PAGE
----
According to the U.S. Constitution, all people residing in the United States, regardless of their immigration status, are entitled to due process of law. The United States is committed to principles of democracy and fairness, yet hundreds of people are detained--frequently without access to counsel and without contact from their families. Many are terrified at the possibility of being returned to a home they may no longer know, or where they will be unable to earn a living wage. In the case of Guatemala, we mustn’t forget the additional challenges of returning to a country devastated by decades of civil war. The U.S. policy of detaining and deporting people does not address these realities.
The recent Postville Raids raises questions about the continued role the United States government plays in the lives of Guatemalans. Unlike the war years, however, we now have the opportunity to ensure that core U.S. values of democracy and fairness prevail! On behalf of our brothers and sisters in detention—we call for transparent, fair and humane treatment in accordance with our U.S. constitutional norms of due process and equal protection. We believe that all human beings in this country have a right to be treated with dignity and respect, even in situations of detention and arrest. Though nothing can undo the destruction caused by the civil war in Guatemala, we are currently presented with an opportunity to stand up and not allow the legacy of our government’s past to continue in the present and the future. Fellow Guatemalans, join us!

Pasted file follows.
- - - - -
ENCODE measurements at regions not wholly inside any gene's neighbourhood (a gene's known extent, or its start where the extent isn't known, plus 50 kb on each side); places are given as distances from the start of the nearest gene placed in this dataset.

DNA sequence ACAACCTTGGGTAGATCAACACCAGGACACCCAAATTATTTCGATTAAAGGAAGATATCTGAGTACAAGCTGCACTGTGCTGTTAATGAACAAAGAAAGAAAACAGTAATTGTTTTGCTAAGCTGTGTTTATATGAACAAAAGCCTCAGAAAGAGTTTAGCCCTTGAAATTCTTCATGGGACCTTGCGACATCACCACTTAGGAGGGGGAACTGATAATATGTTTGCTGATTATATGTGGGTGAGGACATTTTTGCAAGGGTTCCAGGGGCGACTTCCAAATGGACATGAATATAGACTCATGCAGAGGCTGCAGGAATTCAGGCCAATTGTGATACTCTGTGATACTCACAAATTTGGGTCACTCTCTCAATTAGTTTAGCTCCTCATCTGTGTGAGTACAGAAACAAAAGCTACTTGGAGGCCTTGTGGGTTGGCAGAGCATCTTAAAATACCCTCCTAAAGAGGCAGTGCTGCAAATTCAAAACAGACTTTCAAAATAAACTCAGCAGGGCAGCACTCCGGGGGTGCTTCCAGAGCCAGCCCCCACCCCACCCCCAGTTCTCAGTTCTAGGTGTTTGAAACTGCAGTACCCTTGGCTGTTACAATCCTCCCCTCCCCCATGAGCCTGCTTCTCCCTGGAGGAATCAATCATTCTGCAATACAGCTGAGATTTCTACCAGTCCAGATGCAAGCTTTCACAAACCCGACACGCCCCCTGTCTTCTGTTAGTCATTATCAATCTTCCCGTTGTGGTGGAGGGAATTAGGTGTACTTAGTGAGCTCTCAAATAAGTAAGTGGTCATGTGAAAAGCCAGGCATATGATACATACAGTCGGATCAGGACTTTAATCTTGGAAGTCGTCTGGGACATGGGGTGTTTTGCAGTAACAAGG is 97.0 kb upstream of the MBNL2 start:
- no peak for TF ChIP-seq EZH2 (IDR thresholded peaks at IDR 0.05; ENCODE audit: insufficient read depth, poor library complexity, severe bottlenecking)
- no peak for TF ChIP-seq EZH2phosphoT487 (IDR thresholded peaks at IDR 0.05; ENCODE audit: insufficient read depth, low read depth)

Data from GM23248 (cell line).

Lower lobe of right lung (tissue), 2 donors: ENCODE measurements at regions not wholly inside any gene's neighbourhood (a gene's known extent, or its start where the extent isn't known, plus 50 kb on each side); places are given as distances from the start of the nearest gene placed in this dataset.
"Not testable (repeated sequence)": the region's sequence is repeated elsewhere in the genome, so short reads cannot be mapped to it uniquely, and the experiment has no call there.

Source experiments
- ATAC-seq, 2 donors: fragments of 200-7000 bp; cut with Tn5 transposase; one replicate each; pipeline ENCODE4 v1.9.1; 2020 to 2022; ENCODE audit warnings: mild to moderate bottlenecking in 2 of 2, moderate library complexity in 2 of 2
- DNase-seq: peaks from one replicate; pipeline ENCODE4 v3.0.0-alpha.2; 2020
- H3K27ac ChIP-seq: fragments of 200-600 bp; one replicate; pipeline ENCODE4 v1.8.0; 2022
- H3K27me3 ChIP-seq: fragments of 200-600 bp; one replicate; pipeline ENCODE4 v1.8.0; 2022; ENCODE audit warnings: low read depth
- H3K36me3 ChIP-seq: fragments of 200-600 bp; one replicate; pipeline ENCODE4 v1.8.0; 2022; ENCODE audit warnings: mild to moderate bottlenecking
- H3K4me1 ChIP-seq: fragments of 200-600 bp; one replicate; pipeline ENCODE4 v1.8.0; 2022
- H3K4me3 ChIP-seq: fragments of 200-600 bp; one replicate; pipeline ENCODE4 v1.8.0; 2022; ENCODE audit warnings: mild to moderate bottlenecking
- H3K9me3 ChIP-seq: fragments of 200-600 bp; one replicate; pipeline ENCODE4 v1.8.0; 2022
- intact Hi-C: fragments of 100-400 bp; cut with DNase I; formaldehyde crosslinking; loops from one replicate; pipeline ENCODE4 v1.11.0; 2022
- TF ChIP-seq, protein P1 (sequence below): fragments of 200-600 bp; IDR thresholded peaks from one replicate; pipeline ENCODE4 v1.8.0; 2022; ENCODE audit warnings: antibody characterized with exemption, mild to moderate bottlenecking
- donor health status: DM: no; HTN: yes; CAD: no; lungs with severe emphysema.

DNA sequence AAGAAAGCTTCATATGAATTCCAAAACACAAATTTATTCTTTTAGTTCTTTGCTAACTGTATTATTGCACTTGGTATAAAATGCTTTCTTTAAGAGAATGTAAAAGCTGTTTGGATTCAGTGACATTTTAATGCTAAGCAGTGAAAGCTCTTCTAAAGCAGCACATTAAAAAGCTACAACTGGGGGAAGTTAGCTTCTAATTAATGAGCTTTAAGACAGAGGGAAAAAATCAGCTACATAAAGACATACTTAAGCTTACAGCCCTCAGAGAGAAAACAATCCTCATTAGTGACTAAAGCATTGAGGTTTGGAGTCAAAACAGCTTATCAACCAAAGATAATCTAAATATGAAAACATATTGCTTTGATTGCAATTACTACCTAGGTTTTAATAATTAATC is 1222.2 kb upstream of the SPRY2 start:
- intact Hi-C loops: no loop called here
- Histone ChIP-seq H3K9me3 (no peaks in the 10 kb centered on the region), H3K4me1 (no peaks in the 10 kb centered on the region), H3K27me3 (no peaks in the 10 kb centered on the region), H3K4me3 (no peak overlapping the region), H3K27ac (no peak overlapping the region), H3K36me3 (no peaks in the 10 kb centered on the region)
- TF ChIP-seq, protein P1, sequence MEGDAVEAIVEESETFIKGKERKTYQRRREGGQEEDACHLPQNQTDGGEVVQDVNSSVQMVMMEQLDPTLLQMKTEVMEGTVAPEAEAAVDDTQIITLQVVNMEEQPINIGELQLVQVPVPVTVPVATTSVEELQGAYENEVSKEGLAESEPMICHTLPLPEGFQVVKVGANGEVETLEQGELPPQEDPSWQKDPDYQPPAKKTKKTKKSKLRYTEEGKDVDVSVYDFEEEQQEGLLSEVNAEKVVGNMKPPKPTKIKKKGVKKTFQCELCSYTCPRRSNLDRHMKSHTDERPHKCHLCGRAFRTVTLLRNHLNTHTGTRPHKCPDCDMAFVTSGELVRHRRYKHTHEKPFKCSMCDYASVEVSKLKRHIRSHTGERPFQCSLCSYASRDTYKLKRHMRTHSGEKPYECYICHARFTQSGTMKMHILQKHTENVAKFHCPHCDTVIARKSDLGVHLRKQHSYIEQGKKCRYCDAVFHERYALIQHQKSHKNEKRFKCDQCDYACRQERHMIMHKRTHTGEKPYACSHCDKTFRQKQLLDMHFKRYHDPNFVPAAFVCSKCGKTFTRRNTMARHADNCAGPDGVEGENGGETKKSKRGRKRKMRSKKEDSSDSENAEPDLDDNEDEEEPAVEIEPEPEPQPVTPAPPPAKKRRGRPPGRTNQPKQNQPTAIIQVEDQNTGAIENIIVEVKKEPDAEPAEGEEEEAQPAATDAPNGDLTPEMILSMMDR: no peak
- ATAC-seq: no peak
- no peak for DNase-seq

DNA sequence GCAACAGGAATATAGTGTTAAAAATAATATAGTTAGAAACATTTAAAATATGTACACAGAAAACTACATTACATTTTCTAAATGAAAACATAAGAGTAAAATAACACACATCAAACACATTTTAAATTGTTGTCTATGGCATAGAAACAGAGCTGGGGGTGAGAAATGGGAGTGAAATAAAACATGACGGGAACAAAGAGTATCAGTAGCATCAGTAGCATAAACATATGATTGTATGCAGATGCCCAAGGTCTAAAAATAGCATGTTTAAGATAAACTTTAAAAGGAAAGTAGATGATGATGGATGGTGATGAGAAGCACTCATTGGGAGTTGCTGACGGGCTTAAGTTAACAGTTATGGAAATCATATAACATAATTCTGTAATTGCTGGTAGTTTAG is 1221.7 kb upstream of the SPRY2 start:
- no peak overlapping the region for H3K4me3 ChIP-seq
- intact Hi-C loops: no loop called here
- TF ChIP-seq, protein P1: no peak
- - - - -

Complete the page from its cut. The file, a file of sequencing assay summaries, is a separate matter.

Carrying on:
For more information, or to add your name please contact:
Regi Marroquín:
amalia anderson:

from the dsm register
Concern rises over welfare of detainees' children
Postville, Ia. – Children of detainees might not be cared for if the detainees were afraid to tell immigration officials that they have children, said Sister Mary McCauley of St. Bridget’s Catholic Church.McCauley said she’s concerned that those who were detained after the Monday morning raid at the Agriprocessors Inc. plant were afraid their children would be arrested.